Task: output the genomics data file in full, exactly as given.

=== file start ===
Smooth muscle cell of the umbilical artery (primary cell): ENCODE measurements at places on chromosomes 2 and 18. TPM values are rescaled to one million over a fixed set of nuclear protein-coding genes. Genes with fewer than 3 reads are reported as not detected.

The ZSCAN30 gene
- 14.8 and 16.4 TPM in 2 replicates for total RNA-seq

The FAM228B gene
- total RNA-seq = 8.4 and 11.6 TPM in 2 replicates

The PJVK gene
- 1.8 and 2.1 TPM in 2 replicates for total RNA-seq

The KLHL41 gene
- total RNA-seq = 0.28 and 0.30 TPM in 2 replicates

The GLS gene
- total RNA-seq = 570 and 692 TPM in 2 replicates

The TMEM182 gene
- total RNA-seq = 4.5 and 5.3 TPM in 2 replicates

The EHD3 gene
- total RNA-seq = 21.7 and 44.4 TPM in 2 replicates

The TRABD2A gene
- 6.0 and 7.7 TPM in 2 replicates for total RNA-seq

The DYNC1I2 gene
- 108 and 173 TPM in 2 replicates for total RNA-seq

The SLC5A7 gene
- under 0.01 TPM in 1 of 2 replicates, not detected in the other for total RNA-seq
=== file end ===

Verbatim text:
Smooth muscle cell of the umbilical artery (primary cell): ENCODE measurements at places on chromosomes 2 and 18. TPM values are rescaled to one million over a fixed set of nuclear protein-coding genes. Genes with fewer than 3 reads are reported as not detected.

The ZSCAN30 gene
- 14.8 and 16.4 TPM in 2 replicates for total RNA-seq

The FAM228B gene
- total RNA-seq = 8.4 and 11.6 TPM in 2 replicates

The PJVK gene
- 1.8 and 2.1 TPM in 2 replicates for total RNA-seq

The KLHL41 gene
- total RNA-seq = 0.28 and 0.30 TPM in 2 replicates

The GLS gene
- total RNA-seq = 570 and 692 TPM in 2 replicates

The TMEM182 gene
- total RNA-seq = 4.5 and 5.3 TPM in 2 replicates

The EHD3 gene
- total RNA-seq = 21.7 and 44.4 TPM in 2 replicates

The TRABD2A gene
- 6.0 and 7.7 TPM in 2 replicates for total RNA-seq

The DYNC1I2 gene
- 108 and 173 TPM in 2 replicates for total RNA-seq

The SLC5A7 gene
- under 0.01 TPM in 1 of 2 replicates, not detected in the other for total RNA-seq